The Environmental Protection Agency is dragging its feet and holding up court challenges to new carbon regulations, 14 states charged Wednesday as the legal battle over President Obama’s climate-change agenda heats up across the country.
West Virginia Attorney General Patrick Morrisey, along with officials in Arizona, Colorado, Florida, Texas, Kentucky and other states, filed federal Freedom of Information Act requests Wednesday to find out why the EPA has yet to publish the so-called Clean Power Plan in the Federal Register.
The plan — which limits carbon emissions from U.S. power plants and will raise electricity rates for most Americans, federal data show — was finalized in early August.
More than two months later, it has yet to be published in the Federal Register, and that delay is preventing states from mounting legal challenges to the plan, Mr. Morrisey and others say.
“Publishing a rule typically occurs much faster than it has in this case. Our goal is to understand the cause behind the unusually long delay between the finalization and publication of the Clean Power Plan,” Mr. Morrisey said in a statement. “We want to help the public understand why one of most widely criticized rules in our nation’s history is being subject to such unexplained delays. This harms the states and undermines the availability of review by our courts.”
States and energy companies are certain to sue over the regulations, which form the centerpiece of Mr. Obama’s broader climate-change agenda.
Previous court decisions, however, have made clear that lawsuits challenging the Clean Power Plan cannot be filed until the rules are finalized and formally published. As a result, EPA’s delay — much longer than the typical period for publishing rules in the Federal Register, which often takes just a matter of weeks — has left states in the position of crafting plans to meet the new carbon standards without the ability to challenge the plan in court.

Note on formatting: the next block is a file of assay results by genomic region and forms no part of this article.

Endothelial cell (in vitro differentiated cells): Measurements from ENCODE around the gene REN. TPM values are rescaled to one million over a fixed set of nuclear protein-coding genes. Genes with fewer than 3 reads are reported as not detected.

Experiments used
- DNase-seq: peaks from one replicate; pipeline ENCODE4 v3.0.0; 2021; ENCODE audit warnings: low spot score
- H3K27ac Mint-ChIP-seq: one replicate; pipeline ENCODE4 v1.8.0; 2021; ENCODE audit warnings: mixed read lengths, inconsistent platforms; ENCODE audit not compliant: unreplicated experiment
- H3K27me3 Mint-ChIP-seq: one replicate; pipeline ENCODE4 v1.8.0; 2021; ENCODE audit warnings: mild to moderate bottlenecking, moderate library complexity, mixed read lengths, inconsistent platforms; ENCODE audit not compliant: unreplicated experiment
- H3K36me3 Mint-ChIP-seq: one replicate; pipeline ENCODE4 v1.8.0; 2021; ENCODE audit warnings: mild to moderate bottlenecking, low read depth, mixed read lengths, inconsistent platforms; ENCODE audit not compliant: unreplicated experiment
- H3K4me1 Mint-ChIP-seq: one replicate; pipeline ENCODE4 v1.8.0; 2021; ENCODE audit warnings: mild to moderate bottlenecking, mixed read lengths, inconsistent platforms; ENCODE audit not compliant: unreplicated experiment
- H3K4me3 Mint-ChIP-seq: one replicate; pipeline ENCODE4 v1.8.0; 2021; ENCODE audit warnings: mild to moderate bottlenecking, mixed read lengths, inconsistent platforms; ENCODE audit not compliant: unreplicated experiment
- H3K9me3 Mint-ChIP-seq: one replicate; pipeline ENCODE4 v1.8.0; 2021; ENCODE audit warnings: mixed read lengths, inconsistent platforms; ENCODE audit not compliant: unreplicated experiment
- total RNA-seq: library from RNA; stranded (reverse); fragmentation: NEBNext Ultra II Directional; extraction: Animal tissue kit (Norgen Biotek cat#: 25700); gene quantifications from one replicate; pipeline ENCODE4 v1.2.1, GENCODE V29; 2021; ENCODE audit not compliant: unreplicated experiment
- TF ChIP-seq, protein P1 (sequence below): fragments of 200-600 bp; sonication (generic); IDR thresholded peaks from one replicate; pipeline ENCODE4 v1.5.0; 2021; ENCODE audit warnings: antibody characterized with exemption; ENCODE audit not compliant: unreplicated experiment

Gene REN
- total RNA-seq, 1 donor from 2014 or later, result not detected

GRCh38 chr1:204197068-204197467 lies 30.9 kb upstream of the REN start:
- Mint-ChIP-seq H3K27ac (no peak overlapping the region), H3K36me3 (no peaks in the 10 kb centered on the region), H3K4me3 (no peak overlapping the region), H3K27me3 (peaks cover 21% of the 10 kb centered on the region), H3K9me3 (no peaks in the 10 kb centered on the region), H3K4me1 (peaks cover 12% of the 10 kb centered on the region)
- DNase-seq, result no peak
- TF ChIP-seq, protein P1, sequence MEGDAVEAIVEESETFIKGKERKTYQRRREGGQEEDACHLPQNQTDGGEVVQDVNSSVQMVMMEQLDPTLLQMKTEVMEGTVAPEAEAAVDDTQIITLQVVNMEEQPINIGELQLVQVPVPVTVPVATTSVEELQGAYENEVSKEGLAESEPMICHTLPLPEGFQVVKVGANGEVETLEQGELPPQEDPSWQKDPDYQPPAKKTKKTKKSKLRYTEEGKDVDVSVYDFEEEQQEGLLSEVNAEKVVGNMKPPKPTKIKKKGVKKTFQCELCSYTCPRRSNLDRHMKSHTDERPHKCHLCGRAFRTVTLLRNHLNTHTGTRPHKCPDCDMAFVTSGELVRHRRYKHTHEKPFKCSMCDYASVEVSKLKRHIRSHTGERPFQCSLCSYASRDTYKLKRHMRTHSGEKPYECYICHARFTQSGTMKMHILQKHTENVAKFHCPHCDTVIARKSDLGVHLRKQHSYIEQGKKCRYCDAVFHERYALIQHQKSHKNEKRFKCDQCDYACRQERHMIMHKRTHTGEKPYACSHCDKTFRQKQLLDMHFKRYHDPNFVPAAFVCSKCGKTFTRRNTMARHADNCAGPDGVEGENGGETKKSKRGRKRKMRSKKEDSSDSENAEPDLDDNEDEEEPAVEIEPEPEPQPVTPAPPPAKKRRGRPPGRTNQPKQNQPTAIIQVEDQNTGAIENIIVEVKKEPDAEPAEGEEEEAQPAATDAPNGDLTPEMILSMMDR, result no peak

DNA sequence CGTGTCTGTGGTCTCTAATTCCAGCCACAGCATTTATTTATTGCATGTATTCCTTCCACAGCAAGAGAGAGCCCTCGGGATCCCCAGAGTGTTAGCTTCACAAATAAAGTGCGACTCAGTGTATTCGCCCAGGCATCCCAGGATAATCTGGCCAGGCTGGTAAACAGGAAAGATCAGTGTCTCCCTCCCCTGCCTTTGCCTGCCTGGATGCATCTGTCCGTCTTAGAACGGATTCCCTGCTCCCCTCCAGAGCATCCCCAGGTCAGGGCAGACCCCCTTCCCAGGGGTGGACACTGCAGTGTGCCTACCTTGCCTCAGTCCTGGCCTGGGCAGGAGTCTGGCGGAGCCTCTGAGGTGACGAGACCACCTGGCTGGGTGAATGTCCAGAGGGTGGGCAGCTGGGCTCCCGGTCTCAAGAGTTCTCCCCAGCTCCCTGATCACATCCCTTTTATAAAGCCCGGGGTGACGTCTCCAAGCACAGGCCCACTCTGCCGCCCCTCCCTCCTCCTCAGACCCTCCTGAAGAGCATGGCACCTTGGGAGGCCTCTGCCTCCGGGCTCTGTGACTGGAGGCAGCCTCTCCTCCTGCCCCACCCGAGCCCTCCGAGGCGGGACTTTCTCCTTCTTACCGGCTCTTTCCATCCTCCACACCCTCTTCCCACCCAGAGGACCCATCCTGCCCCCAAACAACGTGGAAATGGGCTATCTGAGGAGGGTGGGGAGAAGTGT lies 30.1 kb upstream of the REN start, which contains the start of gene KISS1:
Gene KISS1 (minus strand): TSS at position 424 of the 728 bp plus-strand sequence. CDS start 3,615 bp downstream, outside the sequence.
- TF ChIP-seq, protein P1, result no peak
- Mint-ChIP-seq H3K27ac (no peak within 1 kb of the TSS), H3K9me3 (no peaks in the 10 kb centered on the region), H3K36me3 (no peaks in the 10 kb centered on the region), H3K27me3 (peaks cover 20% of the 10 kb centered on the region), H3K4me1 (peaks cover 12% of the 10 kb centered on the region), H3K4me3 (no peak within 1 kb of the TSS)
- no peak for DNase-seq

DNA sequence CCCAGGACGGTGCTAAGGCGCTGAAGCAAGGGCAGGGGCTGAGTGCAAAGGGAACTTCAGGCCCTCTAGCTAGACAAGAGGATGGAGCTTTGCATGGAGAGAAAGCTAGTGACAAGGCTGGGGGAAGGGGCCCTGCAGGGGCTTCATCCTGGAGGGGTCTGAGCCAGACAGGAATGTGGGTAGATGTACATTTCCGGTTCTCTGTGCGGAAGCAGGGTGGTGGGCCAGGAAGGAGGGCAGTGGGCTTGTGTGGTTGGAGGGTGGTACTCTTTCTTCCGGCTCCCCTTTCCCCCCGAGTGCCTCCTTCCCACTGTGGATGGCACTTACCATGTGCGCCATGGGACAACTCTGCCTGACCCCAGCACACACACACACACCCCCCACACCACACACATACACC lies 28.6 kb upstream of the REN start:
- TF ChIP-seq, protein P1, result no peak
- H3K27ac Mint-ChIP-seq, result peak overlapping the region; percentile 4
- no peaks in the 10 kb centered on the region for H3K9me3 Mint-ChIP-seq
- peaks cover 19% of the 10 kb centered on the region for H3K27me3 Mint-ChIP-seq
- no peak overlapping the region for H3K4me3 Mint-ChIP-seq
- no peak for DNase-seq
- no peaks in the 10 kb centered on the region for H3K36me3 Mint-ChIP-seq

In a statement, the agency said it has no control over the Federal Register process but expects the rules to be published within the next few weeks.
“EPA is following the normal process with the Office of the Federal Register, and has sought expedited publication of the Clean Power Plan. The Office of the Federal Register is a separate agency, and EPA does not control the timing of publication. EPA expects, based on past experience with other large rules, that the final rule will be published in the Federal Register by late October,” EPA spokeswoman Laura Allen said in an email.
Agency officials added that while it’s common for some rules to be published within weeks, the Clean Power Plan is so large it’s simply taking more time to complete the process. The rule, finalized on Aug. 3, is more than 1,500 pages long.
Meanwhile, Republicans on Capitol Hill say the regulations, and the way in which they’re being implemented, have put states in a bind. Under the plan, states are required to come up with their own methods for reducing power-plant pollution to meet the EPA’s broader goal of cutting overall U.S. carbon emissions by 32 percent by 2030.
If states fail to develop their own plans, the EPA will do it for them.
Many lawmakers say the framework is problematic on several fronts, chiefly because states must immediately begin figuring out how to comply with the plan even though it may ultimately be struck down in court.
“The threat of being subject to a federal plan is putting states between a rock and a hard place — either devote significant state resources to develop a state plan in response to a rule that is likely to be struck down by the courts, or become subject to mandatory federal controls in less than a year after rule’s publication,” Rep. Fred Upton, Michigan Republican and chairman of the House Energy and Commerce Committee, said at a Wednesday House hearing on the administration’s climate agenda.